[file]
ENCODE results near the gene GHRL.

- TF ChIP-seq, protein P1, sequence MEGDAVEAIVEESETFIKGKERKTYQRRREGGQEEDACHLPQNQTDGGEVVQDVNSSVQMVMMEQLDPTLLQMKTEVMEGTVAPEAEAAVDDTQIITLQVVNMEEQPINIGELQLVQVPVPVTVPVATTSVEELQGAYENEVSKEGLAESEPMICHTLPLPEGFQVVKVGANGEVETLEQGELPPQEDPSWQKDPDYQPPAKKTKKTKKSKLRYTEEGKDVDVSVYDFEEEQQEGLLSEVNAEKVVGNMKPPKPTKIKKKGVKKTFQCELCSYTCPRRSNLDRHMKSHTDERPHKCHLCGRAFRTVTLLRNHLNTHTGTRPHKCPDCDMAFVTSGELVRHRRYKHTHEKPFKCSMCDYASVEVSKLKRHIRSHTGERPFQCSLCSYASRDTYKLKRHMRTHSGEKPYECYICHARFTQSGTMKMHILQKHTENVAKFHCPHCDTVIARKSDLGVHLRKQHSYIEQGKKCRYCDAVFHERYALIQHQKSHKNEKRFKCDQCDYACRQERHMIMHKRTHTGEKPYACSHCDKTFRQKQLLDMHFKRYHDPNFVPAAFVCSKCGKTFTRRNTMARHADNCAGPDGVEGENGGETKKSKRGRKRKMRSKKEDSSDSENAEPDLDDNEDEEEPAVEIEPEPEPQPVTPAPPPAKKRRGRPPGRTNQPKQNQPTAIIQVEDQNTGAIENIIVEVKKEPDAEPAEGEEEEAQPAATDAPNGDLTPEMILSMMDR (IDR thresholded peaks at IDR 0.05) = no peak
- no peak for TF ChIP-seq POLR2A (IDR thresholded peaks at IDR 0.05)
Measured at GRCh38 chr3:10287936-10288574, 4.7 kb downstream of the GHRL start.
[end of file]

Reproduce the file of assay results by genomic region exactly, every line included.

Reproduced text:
ENCODE results near the gene GHRL.

- TF ChIP-seq, protein P1, sequence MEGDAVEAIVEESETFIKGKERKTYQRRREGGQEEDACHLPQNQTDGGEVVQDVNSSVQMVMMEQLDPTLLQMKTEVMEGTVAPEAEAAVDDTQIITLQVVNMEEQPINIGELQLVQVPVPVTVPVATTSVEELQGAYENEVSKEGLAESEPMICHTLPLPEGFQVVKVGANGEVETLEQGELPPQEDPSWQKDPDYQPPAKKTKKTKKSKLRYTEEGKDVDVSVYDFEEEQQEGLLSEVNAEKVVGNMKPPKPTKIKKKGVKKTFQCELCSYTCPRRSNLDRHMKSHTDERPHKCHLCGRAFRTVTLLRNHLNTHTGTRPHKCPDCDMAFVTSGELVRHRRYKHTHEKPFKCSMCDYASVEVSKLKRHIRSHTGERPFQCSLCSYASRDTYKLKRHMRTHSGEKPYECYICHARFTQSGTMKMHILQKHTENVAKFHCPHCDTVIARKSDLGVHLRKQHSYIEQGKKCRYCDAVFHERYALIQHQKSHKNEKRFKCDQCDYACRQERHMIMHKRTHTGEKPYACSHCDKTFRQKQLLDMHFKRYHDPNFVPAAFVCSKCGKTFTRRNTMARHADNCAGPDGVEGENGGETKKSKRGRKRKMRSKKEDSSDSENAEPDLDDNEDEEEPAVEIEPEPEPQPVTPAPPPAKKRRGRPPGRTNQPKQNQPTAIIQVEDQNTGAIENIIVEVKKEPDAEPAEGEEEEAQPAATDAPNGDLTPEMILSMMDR (IDR thresholded peaks at IDR 0.05) = no peak
- no peak for TF ChIP-seq POLR2A (IDR thresholded peaks at IDR 0.05)
Measured at GRCh38 chr3:10287936-10288574, 4.7 kb downstream of the GHRL start.